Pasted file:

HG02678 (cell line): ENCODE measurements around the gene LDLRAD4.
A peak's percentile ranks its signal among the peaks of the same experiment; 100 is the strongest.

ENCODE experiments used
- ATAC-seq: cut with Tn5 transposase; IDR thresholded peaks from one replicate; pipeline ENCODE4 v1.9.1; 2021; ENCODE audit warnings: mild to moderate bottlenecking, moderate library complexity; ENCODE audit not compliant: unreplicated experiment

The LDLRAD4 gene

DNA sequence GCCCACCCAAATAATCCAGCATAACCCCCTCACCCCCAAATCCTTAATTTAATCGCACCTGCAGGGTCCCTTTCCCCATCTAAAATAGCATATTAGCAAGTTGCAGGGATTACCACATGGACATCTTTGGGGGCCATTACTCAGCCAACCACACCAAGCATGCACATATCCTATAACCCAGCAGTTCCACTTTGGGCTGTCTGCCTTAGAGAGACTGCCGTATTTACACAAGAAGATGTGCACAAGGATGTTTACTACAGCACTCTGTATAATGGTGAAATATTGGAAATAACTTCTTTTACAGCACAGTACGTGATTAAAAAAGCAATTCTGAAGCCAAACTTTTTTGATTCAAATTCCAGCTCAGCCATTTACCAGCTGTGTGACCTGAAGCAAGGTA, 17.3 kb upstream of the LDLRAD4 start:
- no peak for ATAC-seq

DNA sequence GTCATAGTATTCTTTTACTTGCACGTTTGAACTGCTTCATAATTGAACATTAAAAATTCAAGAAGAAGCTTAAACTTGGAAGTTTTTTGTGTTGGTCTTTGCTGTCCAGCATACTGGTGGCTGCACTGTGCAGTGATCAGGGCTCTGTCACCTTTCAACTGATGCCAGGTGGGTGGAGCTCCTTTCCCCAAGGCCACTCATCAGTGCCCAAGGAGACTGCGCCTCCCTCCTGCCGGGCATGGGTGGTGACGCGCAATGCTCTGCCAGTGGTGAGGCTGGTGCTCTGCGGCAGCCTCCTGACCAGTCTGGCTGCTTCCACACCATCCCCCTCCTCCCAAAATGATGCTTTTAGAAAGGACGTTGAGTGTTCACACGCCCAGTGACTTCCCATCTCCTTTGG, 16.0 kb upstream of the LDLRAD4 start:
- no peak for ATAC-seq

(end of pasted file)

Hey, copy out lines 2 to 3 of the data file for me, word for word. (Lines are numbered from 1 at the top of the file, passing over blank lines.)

A peak's percentile ranks its signal among the peaks of the same experiment; 100 is the strongest.

ENCODE experiments used